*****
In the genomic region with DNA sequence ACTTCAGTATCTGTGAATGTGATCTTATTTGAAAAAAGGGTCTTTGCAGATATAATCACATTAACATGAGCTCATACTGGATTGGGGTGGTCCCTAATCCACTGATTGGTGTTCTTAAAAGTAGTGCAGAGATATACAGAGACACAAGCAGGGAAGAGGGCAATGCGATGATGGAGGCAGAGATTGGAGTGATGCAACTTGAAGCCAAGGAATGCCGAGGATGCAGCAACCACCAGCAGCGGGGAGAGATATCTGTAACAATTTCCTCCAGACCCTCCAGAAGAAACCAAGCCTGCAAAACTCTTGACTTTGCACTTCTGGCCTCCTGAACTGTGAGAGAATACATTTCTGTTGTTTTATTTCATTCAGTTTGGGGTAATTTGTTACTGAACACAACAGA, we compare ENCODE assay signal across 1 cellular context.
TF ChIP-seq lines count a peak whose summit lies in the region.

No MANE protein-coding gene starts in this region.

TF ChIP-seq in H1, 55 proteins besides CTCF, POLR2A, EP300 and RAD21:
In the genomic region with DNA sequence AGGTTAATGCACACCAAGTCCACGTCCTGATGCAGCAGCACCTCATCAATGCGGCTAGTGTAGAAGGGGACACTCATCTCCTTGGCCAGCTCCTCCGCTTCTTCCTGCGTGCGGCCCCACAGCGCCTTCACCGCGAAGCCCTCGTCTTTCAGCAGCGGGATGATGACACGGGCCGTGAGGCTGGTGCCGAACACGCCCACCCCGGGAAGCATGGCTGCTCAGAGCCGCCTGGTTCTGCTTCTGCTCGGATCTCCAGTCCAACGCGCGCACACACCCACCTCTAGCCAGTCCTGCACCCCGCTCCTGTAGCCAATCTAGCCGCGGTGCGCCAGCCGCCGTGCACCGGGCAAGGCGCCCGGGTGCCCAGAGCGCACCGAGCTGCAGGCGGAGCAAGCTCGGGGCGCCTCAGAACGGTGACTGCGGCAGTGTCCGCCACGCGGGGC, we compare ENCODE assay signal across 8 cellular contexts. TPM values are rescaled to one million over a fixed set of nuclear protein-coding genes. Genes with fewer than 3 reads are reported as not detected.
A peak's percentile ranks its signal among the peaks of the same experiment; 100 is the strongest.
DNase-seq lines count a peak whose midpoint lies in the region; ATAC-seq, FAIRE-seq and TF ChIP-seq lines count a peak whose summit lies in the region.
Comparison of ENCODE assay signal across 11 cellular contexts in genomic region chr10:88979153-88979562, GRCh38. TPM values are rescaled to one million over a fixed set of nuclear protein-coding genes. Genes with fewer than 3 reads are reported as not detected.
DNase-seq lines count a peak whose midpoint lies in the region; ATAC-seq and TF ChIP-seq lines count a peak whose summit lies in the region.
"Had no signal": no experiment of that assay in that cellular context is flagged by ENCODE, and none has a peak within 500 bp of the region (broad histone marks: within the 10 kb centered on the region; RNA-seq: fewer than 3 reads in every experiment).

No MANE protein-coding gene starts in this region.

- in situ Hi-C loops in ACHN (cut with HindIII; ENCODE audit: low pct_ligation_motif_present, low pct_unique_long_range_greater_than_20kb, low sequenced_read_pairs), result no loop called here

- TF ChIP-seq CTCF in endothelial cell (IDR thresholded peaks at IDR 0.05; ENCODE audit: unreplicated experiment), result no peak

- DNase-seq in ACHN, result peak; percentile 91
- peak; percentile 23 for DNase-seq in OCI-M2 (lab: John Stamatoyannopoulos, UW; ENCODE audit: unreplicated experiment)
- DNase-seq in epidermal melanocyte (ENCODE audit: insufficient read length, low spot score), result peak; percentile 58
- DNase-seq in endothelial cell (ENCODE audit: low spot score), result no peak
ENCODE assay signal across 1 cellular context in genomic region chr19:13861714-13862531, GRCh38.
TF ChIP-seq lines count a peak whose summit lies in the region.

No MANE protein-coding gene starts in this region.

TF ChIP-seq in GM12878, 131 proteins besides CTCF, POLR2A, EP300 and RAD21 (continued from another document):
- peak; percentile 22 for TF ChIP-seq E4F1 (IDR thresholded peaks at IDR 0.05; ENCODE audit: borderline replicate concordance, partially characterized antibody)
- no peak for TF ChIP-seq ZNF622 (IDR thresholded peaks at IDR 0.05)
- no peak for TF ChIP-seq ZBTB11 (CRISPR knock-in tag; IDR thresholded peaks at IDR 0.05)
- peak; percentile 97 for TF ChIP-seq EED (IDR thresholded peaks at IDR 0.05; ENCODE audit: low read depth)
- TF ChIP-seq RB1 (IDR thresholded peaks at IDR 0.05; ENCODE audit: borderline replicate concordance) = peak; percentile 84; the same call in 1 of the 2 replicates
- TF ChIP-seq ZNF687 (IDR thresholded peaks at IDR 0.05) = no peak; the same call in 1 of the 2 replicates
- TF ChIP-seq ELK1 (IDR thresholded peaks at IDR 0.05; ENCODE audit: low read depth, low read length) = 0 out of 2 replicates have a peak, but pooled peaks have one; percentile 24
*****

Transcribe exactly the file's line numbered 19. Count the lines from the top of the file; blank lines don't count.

TF ChIP-seq lines count a peak whose summit lies in the region.